2008 Memorial Day Speech
Apple Valley American Legion, Post 1776
Ladies and gentlemen, members of Post 1776, assembled guests, thank you for coming today.
As Mr. Cybart said, my name is Nate Zenker, also known as “Birdie”, I am the Metro area Senior Ride Captain from the Minnesota Patriot Guard, which is the local organization of the Patriot Guard Riders. It is an honor to stand before you today to speak on this Memorial Day.
I would like to begin by reading a poem. It was written for the dedication of the monument erected in honor of our nation’s first battle, and those who fought and died there on 19 April, in the year 1775. As we gather here at Veteran’s Park, near the Post 1776 Veterans Memorial it seems fitting. It is called “The Concord Hymn” by Ralph Waldo Emerson.
By the rude bridge that arched the flood,
Their flag to April's breeze unfurled,
Here once the embattled farmers stood,
And fired the shot heard round the world.
The foe long since in silence slept,
Alike the Conqueror silent sleeps,
And Time the ruined bridge has swept
Down the dark stream which seaward creeps.
On this green bank, by this soft stream,
We set to-day a votive stone,
That memory may their deed redeem,
When like our sires our sons are gone.
Spirit, that made those heroes dare
To die, and leave their children free,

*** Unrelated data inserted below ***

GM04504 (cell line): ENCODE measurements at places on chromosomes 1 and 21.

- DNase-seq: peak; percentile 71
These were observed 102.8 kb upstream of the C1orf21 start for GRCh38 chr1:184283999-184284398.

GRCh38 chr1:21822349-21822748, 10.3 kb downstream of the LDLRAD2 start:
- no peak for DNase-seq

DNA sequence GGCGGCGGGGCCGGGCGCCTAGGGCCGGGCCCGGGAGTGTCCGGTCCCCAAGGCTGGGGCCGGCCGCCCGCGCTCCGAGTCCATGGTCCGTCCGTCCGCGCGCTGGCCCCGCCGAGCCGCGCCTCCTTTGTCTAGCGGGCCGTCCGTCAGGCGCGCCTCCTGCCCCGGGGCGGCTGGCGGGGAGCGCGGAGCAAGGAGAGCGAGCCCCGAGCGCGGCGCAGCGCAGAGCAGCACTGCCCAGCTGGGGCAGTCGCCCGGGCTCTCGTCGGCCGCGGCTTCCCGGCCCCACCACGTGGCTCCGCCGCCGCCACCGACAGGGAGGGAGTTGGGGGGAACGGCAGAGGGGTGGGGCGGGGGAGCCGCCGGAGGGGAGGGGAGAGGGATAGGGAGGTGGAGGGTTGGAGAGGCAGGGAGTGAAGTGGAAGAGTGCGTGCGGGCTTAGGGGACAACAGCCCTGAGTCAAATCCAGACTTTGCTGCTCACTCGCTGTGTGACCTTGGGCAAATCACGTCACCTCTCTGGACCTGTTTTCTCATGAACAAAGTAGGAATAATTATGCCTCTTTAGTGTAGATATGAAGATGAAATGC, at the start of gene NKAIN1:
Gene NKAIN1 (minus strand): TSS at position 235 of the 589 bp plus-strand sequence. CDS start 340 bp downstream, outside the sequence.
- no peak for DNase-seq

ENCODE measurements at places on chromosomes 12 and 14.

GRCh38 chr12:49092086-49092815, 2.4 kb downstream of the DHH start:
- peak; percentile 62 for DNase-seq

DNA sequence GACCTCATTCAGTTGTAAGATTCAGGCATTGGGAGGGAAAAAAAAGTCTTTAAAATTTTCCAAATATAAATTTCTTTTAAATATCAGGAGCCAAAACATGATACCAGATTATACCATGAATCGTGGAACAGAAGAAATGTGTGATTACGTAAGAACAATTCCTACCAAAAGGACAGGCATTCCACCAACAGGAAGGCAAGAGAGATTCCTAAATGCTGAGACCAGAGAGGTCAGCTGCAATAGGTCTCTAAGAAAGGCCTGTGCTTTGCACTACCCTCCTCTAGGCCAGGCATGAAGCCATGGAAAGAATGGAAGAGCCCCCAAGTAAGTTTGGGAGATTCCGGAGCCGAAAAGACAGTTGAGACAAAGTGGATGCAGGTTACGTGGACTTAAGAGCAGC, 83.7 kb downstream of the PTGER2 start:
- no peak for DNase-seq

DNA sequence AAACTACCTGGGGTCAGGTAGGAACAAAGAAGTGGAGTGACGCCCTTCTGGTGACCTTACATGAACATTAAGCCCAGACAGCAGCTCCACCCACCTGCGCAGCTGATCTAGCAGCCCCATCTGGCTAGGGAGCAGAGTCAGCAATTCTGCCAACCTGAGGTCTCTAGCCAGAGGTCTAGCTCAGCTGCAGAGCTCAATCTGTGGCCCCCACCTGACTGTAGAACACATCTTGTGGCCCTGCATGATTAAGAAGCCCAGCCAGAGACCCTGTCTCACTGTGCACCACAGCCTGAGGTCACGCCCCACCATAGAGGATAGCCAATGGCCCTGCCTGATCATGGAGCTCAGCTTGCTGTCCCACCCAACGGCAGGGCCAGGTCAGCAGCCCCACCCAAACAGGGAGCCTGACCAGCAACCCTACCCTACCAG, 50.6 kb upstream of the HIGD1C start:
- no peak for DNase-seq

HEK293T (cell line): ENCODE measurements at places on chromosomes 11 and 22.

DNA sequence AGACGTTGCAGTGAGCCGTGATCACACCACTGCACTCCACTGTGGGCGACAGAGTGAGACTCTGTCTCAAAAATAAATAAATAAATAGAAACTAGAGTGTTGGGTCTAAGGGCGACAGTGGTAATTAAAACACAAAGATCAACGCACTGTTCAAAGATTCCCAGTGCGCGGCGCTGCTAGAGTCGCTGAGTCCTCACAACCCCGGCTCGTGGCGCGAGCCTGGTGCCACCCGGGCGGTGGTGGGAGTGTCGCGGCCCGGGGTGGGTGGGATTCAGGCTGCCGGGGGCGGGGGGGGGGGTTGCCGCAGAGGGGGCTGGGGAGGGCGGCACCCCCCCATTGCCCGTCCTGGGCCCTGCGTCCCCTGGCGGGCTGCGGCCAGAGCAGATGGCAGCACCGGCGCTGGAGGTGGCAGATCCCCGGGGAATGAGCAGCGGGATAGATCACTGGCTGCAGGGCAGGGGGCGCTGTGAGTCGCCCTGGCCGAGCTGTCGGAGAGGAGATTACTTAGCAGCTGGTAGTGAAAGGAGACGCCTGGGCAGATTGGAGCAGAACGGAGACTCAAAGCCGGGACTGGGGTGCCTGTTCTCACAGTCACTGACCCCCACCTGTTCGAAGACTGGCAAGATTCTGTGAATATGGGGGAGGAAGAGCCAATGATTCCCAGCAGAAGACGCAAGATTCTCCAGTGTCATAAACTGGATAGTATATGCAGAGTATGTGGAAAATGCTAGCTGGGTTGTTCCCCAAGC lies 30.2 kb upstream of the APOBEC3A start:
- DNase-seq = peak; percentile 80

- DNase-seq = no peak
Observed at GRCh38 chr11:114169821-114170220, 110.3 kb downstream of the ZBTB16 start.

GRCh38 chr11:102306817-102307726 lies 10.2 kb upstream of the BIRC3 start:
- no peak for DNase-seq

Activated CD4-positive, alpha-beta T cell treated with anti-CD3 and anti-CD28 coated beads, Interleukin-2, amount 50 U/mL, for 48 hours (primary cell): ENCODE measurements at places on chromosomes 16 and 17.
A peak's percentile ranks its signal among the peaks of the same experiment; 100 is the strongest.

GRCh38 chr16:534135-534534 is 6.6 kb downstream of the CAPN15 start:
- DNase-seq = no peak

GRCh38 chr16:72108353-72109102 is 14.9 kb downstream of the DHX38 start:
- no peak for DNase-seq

Bid Time and Nature gently spare
The shaft we raise to them and Thee.
For generations our nation has called on its citizens to stand and fight against tyranny and oppression. From the farmers who first picked up their muskets and fired that “Shot heard round the world” from their own farm fields, to the modern warriors currently serving in the deserts of Iraq and the mountains of Afghanistan, they have all answered that call. Time and time again, young men and women have stood up and said: “send me”. Send me, to liberate the oppressed. Send me, to end tyranny, Send me, to defend the God-given rights of my friends, my family, and my fellow citizens. It has been said that a Veteran is someone who has written a check, payable to “The United States of America”, for any amount up to, and including, their life. Today we gather to honor all of those who have paid the ultimate price.
Memorial Day, to me, is our most sacred national holiday. While Independence Day celebrates our birth as a nation, Memorial Day celebrates the heroes who have given up their lives to secure that Independence for two hundred and thirty three years. When I was asked to come here today to speak, there was a quote at the bottom of the message, and it is one that I think properly describes why this day is a celebration: